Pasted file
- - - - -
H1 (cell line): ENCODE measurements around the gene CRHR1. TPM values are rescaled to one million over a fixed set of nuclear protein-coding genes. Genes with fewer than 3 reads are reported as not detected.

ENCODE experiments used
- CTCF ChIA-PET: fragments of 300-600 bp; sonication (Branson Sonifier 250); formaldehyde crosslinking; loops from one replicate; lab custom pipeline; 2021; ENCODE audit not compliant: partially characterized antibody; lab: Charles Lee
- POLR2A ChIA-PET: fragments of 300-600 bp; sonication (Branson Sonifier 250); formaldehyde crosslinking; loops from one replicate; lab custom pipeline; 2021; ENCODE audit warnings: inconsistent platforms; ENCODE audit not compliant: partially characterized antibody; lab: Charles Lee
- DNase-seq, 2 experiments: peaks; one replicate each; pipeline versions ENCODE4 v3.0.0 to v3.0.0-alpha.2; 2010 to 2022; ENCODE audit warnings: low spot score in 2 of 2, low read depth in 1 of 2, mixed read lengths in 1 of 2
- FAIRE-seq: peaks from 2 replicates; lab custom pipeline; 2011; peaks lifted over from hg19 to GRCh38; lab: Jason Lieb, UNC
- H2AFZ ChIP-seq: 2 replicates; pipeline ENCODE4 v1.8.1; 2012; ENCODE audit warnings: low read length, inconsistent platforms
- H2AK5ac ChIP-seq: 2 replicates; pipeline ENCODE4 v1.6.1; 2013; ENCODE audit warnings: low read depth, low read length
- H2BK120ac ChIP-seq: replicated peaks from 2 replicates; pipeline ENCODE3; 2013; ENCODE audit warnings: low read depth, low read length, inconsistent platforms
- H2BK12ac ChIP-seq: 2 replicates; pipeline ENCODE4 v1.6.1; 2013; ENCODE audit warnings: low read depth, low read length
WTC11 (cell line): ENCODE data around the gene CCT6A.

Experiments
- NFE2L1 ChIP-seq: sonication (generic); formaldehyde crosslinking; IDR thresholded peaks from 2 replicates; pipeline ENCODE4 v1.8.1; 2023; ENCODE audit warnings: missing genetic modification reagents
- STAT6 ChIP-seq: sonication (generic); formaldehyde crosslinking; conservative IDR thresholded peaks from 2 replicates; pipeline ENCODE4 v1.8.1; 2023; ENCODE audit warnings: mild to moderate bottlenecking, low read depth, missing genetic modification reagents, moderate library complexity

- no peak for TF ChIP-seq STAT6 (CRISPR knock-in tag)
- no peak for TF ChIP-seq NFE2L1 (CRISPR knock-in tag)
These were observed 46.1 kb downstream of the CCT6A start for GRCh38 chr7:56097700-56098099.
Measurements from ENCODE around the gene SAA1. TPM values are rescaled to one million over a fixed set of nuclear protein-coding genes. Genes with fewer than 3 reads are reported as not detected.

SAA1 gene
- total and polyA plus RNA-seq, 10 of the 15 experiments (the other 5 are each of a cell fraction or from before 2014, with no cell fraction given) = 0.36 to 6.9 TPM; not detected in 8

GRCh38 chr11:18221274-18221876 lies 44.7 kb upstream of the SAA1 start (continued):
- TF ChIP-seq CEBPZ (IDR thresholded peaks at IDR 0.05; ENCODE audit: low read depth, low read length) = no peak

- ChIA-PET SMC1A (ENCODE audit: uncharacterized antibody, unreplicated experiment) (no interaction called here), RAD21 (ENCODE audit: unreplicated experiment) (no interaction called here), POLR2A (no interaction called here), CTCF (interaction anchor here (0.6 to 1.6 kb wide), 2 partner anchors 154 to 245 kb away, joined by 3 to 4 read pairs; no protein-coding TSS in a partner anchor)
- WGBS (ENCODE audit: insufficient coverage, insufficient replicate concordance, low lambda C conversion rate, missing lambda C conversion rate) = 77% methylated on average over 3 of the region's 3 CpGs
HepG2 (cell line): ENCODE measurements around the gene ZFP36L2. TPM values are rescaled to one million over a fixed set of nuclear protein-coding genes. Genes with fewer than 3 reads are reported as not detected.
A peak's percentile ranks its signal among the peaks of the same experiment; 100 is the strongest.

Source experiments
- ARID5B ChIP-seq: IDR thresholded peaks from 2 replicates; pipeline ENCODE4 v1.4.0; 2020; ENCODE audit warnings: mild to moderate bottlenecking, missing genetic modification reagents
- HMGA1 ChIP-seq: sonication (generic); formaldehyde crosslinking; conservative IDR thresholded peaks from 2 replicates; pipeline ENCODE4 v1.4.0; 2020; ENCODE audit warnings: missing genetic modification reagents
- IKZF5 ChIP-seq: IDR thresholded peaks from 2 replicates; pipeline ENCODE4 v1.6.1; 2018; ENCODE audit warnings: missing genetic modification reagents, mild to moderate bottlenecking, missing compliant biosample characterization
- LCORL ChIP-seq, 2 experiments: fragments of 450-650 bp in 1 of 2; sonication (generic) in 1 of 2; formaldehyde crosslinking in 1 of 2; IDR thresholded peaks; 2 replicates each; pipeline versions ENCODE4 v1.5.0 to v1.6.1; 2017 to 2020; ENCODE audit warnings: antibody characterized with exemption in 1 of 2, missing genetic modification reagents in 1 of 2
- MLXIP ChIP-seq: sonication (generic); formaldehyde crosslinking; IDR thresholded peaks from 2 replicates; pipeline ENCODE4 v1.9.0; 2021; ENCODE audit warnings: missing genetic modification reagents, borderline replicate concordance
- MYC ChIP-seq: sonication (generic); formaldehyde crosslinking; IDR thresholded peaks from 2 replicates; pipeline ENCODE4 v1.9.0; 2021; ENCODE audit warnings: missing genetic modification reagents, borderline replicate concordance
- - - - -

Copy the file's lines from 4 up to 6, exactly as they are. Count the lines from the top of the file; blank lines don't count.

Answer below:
- POLR2A ChIA-PET: fragments of 300-600 bp; sonication (Branson Sonifier 250); formaldehyde crosslinking; loops from one replicate; lab custom pipeline; 2021; ENCODE audit warnings: inconsistent platforms; ENCODE audit not compliant: partially characterized antibody; lab: Charles Lee
- DNase-seq, 2 experiments: peaks; one replicate each; pipeline versions ENCODE4 v3.0.0 to v3.0.0-alpha.2; 2010 to 2022; ENCODE audit warnings: low spot score in 2 of 2, low read depth in 1 of 2, mixed read lengths in 1 of 2
- FAIRE-seq: peaks from 2 replicates; lab custom pipeline; 2011; peaks lifted over from hg19 to GRCh38; lab: Jason Lieb, UNC